Although junior college teachers across Mumbai have started assessing answer sheets for the Higher Secondary Certificate (HSC) exams, a day after withdrawing their protest on Wednesday, they will have to clear a backlog of 26 lakh answer sheets in less than two months so that results can be declared on time — before June 5.
More than 72,000 examiners and moderators, members of Maharashtra Junior College Teachers Federation (MJCTF), had boycotted HSC exams that commenced on February 28. As a mark of protest, the teachers were assessing only one answer sheet each day instead of four to five.
This means that only 8.6 lakh papers have been corrected instead of 34 lakh. Teachers will have to clear more than 30 papers daily to meet the deadline. Every examiner gets around 200 to 250 papers and once they are corrected, they will be sent to the moderators for further evaluation. “The examiners will need to complete their work in 15 to 20 days, and then moderators too, will have to speed it up,” said Frederick Arlande, physics teacher at St Andrew’s College. Bandra.
“It is going to be an uphill task to clear the backlog because the boycott continued for 12 papers,” said Anil Deshmukh, general secretary of MJCTF.
The protest was called off after negotiations with the state worked, following which the teachers assured that the results will be declared on time. To meet the deadline, the association has instructed teachers to increase their pace.
“Usually, teachers’ correct four to five papers, but they will have to up their speed,” said Deshmukh. “At the same time, we have to ensure that the quality of assessment isn’t compromised.”
Board officials complained that teachers have been boycotting assessments for 10 to 12 days every year. This is the fifth year in a row that teachers slowed down the evaluation process.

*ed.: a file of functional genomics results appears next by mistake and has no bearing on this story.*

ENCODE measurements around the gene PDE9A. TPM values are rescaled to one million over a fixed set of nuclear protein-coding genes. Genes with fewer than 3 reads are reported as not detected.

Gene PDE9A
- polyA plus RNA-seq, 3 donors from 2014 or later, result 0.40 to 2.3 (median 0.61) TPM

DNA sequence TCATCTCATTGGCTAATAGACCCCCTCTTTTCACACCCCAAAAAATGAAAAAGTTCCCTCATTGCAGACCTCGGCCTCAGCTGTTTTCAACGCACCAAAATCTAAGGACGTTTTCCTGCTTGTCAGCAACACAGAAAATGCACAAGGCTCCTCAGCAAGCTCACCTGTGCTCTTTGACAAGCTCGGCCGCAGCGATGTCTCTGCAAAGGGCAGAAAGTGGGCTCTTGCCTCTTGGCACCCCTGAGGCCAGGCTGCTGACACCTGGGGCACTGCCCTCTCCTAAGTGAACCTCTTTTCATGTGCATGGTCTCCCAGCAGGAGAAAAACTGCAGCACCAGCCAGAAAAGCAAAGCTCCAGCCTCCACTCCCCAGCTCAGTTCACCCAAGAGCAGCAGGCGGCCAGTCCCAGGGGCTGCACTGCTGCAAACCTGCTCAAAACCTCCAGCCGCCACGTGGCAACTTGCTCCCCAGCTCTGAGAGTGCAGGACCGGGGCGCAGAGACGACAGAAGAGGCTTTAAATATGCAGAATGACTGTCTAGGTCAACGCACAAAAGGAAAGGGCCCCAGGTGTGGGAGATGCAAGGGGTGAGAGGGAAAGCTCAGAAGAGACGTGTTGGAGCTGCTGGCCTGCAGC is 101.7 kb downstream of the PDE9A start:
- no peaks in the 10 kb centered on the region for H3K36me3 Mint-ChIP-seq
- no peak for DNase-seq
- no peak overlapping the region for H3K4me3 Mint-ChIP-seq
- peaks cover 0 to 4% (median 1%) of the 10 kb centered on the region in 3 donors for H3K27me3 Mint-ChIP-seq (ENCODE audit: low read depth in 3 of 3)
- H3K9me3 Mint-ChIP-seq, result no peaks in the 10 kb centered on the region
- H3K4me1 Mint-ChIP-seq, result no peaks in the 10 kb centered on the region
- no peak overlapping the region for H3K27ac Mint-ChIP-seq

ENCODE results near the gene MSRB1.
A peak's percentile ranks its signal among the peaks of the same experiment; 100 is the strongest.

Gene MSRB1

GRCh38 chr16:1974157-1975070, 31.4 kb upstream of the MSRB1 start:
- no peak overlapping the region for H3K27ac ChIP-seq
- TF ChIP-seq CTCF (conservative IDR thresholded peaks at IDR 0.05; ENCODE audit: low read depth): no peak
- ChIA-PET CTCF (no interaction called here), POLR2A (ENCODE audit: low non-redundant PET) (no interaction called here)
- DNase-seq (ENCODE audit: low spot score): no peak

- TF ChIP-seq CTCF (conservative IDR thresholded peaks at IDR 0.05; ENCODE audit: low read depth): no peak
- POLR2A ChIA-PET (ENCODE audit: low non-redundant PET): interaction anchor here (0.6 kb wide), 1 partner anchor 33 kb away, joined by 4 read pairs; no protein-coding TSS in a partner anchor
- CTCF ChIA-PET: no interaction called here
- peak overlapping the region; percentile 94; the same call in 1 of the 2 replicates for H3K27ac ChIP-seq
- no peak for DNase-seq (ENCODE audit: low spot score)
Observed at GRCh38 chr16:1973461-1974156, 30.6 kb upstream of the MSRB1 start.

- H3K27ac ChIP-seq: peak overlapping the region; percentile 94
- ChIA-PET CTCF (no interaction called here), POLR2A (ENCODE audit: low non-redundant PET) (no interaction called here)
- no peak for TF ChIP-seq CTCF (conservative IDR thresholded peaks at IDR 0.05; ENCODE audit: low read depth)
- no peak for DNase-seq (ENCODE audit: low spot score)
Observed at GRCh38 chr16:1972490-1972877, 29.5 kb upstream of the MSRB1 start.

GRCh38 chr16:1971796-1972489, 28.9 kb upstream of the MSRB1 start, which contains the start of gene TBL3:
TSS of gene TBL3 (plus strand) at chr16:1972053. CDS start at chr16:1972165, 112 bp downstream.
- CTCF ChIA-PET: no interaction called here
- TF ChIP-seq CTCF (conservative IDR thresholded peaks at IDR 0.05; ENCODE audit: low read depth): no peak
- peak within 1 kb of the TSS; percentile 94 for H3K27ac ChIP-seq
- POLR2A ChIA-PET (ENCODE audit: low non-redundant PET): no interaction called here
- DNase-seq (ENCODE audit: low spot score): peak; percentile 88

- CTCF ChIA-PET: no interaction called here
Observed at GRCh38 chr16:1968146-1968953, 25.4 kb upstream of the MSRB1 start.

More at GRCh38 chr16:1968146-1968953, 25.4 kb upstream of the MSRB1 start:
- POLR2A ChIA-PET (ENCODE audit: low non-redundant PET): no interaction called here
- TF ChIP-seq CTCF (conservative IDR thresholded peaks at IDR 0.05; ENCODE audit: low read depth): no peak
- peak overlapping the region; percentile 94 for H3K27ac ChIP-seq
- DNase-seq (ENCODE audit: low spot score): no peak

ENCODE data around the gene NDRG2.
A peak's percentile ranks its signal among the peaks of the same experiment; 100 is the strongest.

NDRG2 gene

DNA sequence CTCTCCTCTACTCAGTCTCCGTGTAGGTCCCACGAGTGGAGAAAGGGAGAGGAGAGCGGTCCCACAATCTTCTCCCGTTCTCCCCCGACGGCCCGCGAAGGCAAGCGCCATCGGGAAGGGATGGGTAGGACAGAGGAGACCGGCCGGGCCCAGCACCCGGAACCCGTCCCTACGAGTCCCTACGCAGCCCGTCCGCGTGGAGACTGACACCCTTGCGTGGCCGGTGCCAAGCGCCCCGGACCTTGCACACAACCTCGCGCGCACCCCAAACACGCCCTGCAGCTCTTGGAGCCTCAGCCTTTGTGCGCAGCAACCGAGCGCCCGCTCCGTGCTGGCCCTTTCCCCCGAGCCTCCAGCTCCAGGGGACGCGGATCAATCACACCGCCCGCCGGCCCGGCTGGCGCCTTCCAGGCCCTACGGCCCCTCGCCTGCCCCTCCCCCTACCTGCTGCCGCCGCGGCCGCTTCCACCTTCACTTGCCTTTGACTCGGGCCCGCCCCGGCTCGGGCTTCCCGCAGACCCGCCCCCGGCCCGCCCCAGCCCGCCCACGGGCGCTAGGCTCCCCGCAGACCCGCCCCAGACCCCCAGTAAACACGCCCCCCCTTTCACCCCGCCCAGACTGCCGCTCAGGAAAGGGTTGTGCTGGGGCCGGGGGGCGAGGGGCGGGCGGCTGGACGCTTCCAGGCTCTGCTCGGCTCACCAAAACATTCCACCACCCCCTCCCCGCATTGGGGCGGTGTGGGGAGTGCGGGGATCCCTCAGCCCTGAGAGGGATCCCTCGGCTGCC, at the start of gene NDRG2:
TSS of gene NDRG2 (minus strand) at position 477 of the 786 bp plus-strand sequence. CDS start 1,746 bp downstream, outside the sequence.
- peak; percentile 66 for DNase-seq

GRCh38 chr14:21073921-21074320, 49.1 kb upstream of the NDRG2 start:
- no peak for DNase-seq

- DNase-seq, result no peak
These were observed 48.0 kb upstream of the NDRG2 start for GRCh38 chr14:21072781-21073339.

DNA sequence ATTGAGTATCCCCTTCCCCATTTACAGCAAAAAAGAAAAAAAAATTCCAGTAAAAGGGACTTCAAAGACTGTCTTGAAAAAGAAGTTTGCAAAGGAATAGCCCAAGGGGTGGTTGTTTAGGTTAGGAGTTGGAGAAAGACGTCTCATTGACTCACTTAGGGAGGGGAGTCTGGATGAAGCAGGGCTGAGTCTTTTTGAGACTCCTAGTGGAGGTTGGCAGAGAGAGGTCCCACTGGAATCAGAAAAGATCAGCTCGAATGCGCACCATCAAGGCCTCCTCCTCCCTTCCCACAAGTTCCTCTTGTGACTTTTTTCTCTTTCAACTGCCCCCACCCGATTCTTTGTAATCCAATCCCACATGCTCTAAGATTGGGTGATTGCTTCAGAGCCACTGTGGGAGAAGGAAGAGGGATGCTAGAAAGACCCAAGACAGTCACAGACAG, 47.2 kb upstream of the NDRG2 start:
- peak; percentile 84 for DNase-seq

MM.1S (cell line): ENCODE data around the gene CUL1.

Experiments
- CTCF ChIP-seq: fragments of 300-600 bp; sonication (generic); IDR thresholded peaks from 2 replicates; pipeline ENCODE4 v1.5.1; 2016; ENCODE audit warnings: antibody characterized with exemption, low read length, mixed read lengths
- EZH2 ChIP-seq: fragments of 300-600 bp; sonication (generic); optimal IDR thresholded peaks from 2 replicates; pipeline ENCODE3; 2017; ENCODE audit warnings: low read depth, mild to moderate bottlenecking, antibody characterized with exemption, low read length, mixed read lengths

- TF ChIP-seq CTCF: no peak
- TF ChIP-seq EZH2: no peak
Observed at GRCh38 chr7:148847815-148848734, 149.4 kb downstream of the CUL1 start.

“Teachers are holding exams to ransom every year,” said Siddheshwar Chandekar, secretary of the Mumbai division of the Maharashtra State Board of Secondary and Higher Secondary Education (MSBSHSE). The division includes Mumbai, Thane, Navi Mumbai, Palghar and Raigad and is the biggest in the state.
Officials said that the Mumbai division is always burdened with work owing to the highest number of examinees and manpower crunch. “So when teachers boycott exams, it adds to our strain,” said Chandekar. “The government needs to put a stop to this permanently, so that exams can be conducted smoothly.”
Some of the teachers said that the results might get delayed by a day or two, despite their efforts. “We have to submit the papers to the moderators within eight days and then they submit it to the board. But this year due to the boycott and public holidays for Holi, the process has been delayed a bit,” said Uday Nare, teacher, Hansraj Morarji Public School and Junior College, Andheri.